1. Home
  2. About NIDDK
  3. Staff Directory
  4. Paul Kovac, Ph.D., Dr. h.c.

Paul Kovac, Ph.D., Dr. h.c.

Professional Experience

  • Senior Investigator, Laboratory of Bioorganic Chemistry, NIDDK, NIH, 1983-present
  • Group Leader, Bachem, Inc., 1981-1982
  • Senior Scientist, Institute of Chemistry, Slovak Academy of Sciences, 1969-1981
  • Post-doctoral Fellow, Purdue University, Department of Biochemistry, 1967-1968
  • Ph.D., Institute of Chemistry, Slovak Academy of Sciences, 1967
  • M.S., Slovak Technical University, 1962

Research Goal

The purpose of my research is to develop/improve methods for chemical attachment of carbohydrates to suitable carriers, and design protocols for making conjugate vaccines for infectious bacterial diseases from synthetic and bacterial carbohydrate antigens. Such vaccines are often free from undesirable traditional bacterial vaccines often have. Some neoglycoconjugates we prepare can be used as diagnostic tools to identify presence of pathogens.

Current Research

Our primary focus is to further the development of conjugate vaccines from synthetic and bacterial carbohydrate antigens. Ultimately, we would like to develop reliable protocols for preparation of neoglycoconjugates that could become substitutes for traditional vaccines based on whole-cell killed or attenuated bacteria. Such vaccines are often pyrogenic or have other undesirable effects. As synthetic carbohydrate antigens, we use oligosaccharides that mimic the structure of polysaccharides present on the surface of bacterial pathogens. As bacterial bacterial antigens we use protective antigen-containing fragments of lipopolysacchardies (LPS). Because there is virtually an infinite number of choice of architectonic details that a synthetic neoglycoconjugate can incorporate, part of our work involves studies of the effects of variables such as size of the carbohydrate antigen, type of linker, linking chemistry, type of carrier, etc., upon immunogenicity and protective capacity. In addition to obtaining potent immunogens, we expect our studies to result in findings of general utility in synthetic vaccine preparation.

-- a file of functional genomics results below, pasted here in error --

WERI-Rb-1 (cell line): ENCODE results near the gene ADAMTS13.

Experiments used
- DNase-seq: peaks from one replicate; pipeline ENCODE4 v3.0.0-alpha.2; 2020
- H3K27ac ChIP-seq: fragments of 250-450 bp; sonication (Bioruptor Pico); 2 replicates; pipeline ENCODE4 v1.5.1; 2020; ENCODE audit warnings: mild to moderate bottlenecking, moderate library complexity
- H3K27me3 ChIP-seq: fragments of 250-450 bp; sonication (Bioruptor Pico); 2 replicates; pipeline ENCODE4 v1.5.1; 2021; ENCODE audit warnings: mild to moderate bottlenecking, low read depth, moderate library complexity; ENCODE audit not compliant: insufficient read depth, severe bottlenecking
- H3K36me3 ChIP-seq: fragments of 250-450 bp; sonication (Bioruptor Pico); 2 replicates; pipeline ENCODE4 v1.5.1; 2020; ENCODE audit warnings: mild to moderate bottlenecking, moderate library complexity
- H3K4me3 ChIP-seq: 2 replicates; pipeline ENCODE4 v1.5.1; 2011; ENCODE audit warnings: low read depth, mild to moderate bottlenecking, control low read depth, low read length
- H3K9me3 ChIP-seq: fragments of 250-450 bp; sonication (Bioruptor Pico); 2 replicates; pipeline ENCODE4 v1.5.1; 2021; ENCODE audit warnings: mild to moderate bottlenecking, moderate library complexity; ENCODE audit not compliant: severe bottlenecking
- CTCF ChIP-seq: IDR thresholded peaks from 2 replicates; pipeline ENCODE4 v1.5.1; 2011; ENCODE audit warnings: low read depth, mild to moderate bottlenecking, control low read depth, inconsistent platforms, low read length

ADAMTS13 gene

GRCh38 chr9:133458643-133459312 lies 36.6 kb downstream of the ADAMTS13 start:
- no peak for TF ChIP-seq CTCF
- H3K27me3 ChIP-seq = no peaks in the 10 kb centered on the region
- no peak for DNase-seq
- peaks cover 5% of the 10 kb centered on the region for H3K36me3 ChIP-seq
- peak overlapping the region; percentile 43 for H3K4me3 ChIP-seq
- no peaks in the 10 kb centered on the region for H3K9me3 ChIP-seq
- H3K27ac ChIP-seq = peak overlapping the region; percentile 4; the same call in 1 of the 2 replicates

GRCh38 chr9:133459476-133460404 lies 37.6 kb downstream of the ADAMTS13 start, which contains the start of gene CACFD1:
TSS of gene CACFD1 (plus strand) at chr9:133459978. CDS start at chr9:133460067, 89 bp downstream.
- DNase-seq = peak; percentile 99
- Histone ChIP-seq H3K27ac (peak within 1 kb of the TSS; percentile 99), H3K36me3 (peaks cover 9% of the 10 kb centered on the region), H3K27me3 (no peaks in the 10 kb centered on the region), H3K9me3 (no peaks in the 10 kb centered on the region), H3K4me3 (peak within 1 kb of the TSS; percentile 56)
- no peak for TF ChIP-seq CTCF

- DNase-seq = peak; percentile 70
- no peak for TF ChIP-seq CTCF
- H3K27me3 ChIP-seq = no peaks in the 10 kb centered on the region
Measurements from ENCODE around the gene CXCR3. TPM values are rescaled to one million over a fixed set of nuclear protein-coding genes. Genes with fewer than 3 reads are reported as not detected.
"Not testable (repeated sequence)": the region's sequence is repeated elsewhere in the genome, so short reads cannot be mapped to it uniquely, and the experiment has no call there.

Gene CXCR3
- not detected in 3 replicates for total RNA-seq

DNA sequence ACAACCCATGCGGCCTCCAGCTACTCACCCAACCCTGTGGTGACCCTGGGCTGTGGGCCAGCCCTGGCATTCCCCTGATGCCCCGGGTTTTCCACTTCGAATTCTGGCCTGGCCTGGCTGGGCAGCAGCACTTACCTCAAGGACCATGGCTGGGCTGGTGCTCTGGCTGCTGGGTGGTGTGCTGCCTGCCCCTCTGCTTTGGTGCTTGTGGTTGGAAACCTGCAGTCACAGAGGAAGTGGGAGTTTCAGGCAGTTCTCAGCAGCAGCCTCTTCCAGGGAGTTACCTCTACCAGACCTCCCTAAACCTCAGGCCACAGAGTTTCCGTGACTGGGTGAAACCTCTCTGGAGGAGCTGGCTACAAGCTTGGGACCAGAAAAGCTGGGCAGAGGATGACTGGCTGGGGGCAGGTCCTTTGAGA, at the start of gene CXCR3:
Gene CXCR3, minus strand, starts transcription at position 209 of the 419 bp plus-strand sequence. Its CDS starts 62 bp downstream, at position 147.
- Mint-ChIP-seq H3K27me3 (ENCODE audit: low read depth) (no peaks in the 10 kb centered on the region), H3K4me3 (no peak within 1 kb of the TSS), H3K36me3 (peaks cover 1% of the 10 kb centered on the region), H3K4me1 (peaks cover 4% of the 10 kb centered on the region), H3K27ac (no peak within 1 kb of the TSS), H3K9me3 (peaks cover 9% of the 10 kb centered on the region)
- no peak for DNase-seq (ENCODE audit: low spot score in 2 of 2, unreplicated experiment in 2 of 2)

With synthetic fragments of LPS, our approach involves five stages:

  1. Synthesis of fragments of antigenic polysaccharides and the deoxy and deoxyfluoro analogs of those fragments
  2. Studies of binding the above ligands with antibodies to the native antigen and identification of critical hydrogen bonding interactions
  3. Identification of the immunologically dominant oligosaccharide sequence in the antigenic polysaccharide
  4. Chemical conjugation of such fragment(s) to suitable carrier(s), to obtain neoglycoconjugates
  5. Probing the antigenicity, immunogenicity, and protective capacity of neoglycoconjugate(s)

With bacterial LPS, our approach involves:

  1. Detoxification of LPS by mild acid hydrolysis to remove lipid A and arrive at O-SP–core fragment (O-SPc) of the LPS
  2. Purification of O-SPc
  3. Conjugation of O-SPc to a suitable protein carrier
  4. Probing the antigenicity, immunogenicity, and protective capacity of neoglycoconjugate(s)

Our section has studied the interaction of carbohydrate antigens and antibodies for many years using the above approach. As a result, we have been able to obtain a great deal of detailed information on binding at the molecular level. Following the same concept, groundwork was laid for development of immunogens for Shigella dysenteria type 1. The current objective of our work is development of synthetic vaccines for cholera and other enteric diseases, and anthrax.

In addition, we often engage in collaborative research, within the United States and internationally, with universities and other scientific institutions.

Applying our Research